Tongue cancer is a type of head and neck cancer. Cancers affecting the head and neck are not common. People with this type of cancer are usually treated in specialist centres by a team of healthcare professionals.
Your treatment depends on the stage of the cancer and whether the front or back of the tongue is affected. Treatment also depends on your general health. Your specialist doctor or nurse will explain the best treatment for you and the likely side effects.
The aim is to treat the cancer, while doing as little damage as possible to the tongue and throat. Your doctors also try not to change your appearance if possible.
You may have one or a combination of treatments. If you have a small, early-stage cancer, you may be treated with surgery or radiotherapy alone.
If the cancer is bigger or has spread to the lymph nodes, you may have a combination of surgery and radiotherapy. You may also have chemotherapy. Some people have chemotherapy and radiotherapy given together. This is called chemoradiation.
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Surgery may be used to remove early-stage tongue cancer. Sometimes laser surgery might be used on small cancers. This type of surgery uses a laser light to destroy the cancer. Depending on where the cancer is on the tongue, surgery may also be used to treat more advanced cancers.
If the cancer is large and started on the front part of the tongue, you may need an operation to remove part or all of the tongue. This is called a partial glossectomy or total glossectomy.
You may also need reconstructive surgery. This is when the surgeon uses tissue, skin or bone from somewhere else in the body to rebuild parts they have removed. This can be very difficult to cope with, but you will have support before and after your operation.
The surgeon may also remove some lymph nodes from the neck. They do this through a cut in the neck. This is called a neck dissection. There are different types of neck dissection. If you need to have this, your doctor will explain what they will do in your situation.
Radiotherapy uses high-energy rays to destroy the cancer cells, while doing as little harm as possible to normal cells. Radiotherapy may be the only treatment used for some tongue cancers. It may also be used to reduce the chance of the cancer coming back after surgery.
You may have radiotherapy or radiotherapy with chemotherapy (chemoradiation) if the cancer started on the back or base of the tongue (oropharynx).
Chemotherapy uses anti-cancer (cytotoxic) drugs to destroy cancer cells. You may have chemotherapy with radiotherapy (chemoradiation) instead of surgery. Chemotherapy is also sometimes given after surgery to reduce the risk of the cancer coming back. Or you may have chemotherapy if the cancer has spread to other parts of the body or the cancer has come back in the head or neck.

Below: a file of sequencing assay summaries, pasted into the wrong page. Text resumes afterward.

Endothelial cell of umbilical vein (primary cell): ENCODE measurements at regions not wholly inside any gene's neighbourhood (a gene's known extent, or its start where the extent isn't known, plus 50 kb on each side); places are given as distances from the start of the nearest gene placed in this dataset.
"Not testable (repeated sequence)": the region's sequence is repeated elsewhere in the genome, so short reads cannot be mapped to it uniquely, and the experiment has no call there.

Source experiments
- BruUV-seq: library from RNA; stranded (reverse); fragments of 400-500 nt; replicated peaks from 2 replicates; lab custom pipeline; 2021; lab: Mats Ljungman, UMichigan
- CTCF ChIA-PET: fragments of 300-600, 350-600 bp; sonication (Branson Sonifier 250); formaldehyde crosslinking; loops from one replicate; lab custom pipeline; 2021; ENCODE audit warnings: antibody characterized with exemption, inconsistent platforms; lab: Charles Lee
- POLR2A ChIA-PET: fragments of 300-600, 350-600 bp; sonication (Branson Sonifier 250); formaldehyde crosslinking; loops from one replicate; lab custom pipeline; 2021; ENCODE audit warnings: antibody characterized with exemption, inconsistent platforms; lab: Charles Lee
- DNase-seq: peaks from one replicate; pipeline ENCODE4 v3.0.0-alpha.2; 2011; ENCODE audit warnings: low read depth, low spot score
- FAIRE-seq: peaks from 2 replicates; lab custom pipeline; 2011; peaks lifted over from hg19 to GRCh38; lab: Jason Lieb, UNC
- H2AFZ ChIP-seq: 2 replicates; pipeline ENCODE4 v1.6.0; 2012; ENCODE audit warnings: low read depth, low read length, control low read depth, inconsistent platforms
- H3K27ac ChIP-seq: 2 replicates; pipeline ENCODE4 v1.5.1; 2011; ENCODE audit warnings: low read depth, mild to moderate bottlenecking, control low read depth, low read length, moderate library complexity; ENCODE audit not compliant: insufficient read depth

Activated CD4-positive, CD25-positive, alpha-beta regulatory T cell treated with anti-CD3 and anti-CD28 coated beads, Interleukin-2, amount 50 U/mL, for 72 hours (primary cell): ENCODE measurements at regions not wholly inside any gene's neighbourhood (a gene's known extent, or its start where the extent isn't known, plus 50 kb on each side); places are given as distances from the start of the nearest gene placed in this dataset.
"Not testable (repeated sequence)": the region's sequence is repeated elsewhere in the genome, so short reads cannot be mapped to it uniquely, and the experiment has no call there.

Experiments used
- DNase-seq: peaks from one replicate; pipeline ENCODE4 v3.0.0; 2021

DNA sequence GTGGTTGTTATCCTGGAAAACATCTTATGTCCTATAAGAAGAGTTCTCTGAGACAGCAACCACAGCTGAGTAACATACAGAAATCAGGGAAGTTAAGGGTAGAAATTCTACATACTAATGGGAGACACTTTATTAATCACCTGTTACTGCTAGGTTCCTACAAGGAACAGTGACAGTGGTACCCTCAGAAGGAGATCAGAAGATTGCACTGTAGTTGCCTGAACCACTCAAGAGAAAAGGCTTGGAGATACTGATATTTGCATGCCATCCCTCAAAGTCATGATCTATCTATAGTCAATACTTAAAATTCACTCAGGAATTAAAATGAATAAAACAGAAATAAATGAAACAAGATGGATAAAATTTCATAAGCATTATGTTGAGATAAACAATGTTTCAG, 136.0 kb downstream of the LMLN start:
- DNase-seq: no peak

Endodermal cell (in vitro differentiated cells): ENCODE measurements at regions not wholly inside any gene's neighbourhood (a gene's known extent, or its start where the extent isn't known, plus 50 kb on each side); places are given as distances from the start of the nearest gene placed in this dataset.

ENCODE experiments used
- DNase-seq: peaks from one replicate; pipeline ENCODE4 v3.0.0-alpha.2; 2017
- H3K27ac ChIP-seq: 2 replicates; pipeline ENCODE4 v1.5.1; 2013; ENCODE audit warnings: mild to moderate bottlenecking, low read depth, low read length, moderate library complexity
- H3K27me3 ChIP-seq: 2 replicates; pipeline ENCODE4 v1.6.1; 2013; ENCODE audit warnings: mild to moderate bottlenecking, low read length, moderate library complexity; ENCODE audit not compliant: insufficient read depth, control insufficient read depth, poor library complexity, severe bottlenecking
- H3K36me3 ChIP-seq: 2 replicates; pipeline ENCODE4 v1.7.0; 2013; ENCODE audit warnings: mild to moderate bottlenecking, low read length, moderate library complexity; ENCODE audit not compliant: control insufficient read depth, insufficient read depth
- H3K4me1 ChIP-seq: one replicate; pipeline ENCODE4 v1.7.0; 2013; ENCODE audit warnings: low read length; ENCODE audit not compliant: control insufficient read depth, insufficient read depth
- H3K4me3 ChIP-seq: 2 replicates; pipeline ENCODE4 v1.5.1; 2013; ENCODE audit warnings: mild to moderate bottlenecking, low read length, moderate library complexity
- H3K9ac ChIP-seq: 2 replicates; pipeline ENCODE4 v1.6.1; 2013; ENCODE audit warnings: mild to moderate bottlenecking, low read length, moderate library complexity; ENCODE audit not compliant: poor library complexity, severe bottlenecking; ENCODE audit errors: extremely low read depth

You may have a single chemotherapy drug or a combination of different ones.
Chemoradiation is when you have chemotherapy and radiotherapy together. Chemotherapy can make the cancer cells more sensitive to radiotherapy treatment. Cisplatin is the most common chemotherapy drug that is used with radiotherapy. It is given into a vein (intravenously).
Chemoradiation may be used
- to reduce the chance of tongue cancer coming back after surgery.
- instead of surgery
- if the cancer started on the back or base of the tongue (oropharynx).
Having chemoradiation is more effective than having chemotherapy or radiotherapy alone, but it can cause more severe side effects. It is important that you are well enough to cope with the side effects of having both treatments together.
We have more information about side effects of radiotherapy for head and neck cancer.
Targeted therapy drugs work by targeting something in or around the cancer cell that is helping it grow and survive. They may only be available in some situations to treat tongue cancer. Some people may be given them as part of a clinical trial.
If a drug is not available on the NHS, there may be different ways you are still able to have it. Your cancer doctor can give you advice.
Below is a sample of the sources used in our tongue cancer information. If you would like more information about the sources we use, please contact us at firstname.lastname@example.org
British Association of Head and Neck Oncologists. Head and Neck Cancer: United Kingdom National Multidisciplinary Guidelines. 2016. Available from: https://www.bahno.org.uk/_userfiles/pages/files/ukheadandcancerguidelines2016.pdf (accessed September 2018).
This information has been written, revised and edited by Macmillan Cancer Support’s Cancer Information Development team. It has been reviewed by expert medical and health professionals and people living with cancer. It has been approved by Senior Medical Editor, Dr Chris Alcock, Consultant Clinical Oncologist.
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